Data played a key role in defining the cost to serve for each of the personas. Early on, PartnerStack surfaced as much data as they could to identify themes. This helped them track trends but also disqualified some of their earlier assumptions. Maintaining close relationships with both customers and also potential customers who said no was key to gaining the necessary learnings over time.
How Do You Win?
Once you have a clear picture of where you play, the next challenge is creating repeatable playbooks to win. Peter asked the panel how they defined product-market-fit and got to repeatability.
In the early stages, your product’s not going to be fully baked the way that you really want it to be, said Bryn. There’s going to be a number of things that you want to add to your product. That’s where first principles thinking comes in and you have to ask yourselves: what do we really want to be?
For example, one of the core functionalities of PartnerStack is commission payouts between a software vendor and a partner. The company used to hear a lot of feedback from customers requesting payouts in gift cards or discounts. Even though it felt like they were losing all the time in that market, the team went back to first principles and decided that they wouldn’t change the product to win these deals. They had belief that their approach was ultimately the right one.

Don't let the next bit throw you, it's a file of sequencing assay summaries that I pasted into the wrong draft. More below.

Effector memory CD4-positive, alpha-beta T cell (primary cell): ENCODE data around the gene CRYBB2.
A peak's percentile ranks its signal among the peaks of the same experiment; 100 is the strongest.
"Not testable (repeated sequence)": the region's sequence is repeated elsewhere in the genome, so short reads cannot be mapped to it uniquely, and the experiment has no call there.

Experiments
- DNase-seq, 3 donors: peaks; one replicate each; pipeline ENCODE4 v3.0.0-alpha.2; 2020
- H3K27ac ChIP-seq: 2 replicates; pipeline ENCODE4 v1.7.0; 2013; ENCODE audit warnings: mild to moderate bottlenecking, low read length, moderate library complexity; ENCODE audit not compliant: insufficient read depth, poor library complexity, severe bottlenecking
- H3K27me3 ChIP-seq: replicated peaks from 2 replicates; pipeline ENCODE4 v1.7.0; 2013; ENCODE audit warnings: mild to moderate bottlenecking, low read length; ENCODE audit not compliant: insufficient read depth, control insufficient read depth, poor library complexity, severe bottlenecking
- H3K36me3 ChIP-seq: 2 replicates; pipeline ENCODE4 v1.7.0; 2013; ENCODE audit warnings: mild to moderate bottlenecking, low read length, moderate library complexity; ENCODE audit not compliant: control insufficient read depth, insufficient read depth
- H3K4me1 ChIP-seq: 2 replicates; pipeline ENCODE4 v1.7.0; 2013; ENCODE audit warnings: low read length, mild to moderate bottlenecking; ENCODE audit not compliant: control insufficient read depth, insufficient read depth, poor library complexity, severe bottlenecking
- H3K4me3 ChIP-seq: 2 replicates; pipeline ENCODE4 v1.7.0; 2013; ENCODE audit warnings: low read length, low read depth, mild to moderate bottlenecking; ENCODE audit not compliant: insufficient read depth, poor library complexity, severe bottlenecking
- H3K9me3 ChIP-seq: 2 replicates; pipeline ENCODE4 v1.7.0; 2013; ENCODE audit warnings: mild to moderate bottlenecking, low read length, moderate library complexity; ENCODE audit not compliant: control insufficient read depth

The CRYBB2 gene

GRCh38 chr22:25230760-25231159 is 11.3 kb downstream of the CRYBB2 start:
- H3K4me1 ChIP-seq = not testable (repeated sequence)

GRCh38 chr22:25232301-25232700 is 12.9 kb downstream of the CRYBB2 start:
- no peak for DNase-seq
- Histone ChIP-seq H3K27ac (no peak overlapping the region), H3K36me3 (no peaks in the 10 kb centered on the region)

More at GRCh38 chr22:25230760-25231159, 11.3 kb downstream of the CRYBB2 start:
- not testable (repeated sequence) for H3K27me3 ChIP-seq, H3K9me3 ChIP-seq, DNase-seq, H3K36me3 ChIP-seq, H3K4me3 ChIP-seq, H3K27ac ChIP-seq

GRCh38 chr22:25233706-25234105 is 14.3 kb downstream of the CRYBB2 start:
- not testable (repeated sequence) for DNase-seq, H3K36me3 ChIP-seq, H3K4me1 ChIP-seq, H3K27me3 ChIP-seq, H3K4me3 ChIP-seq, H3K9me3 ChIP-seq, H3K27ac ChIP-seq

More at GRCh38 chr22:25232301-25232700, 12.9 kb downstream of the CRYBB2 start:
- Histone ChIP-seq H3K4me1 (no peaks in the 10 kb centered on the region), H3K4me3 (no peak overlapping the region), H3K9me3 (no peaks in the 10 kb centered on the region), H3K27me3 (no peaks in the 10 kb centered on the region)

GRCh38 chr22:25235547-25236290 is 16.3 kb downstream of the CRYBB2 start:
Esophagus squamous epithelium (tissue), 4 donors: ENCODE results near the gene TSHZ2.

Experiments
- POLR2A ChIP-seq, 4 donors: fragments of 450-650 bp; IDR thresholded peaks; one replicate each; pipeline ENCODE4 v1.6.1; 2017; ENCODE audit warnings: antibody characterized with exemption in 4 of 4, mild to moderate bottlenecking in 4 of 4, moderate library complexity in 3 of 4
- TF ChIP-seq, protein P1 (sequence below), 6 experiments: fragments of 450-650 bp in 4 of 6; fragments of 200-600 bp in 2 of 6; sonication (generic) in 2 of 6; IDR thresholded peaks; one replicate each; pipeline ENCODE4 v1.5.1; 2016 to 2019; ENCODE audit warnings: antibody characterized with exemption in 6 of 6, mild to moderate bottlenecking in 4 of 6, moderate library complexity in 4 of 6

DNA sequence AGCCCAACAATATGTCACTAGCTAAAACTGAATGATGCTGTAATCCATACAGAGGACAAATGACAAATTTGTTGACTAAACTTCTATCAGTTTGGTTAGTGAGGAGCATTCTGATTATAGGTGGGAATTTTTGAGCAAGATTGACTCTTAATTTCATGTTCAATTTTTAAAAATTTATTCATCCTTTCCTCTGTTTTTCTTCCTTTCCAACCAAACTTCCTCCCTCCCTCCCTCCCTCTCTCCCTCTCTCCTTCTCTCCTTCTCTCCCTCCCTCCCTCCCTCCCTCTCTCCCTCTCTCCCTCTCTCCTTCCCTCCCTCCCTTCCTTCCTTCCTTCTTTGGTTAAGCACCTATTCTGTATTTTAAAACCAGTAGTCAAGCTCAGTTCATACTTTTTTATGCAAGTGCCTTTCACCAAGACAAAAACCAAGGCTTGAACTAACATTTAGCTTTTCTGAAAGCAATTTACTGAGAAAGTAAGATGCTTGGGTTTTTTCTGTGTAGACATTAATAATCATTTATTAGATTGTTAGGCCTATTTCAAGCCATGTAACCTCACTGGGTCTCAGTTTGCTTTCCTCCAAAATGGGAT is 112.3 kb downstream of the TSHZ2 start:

Bryn framed product-market fit as:
What are the things that you’re willing to put the company on the line for to go and be right?
There’s a lot baked into that statement. In their case, it helped them determine what they weren’t going to do. You have to be willing to say no to some customer requests and to lose those customers who don’t fit your target market.
Get rid of the word ‘customization’ and focus on ‘tailor.’
While it’s usually necessary – and beneficial from a learning standpoint – to customize your solution early on, eventually, it will limit a company’s ability to scale and create unnecessary technical debt. You want customers to have the ability to tailor their implementation or tailor their product to their needs. If you’re customizing it meet their needs, then it’s not going to work for either of you.
Aadil explained that Swyft wins based on three themes:
- Separating product from market and looking at fit independently.
What is a key KPI that measures product fit and then what measures market fit?
For Swyft, a low churn rate was a great measurement for product fit while market fit was measured in sales velocity. By using these metrics, Swyft was able to clearly define which markets they were performing well in and which to deprioritize.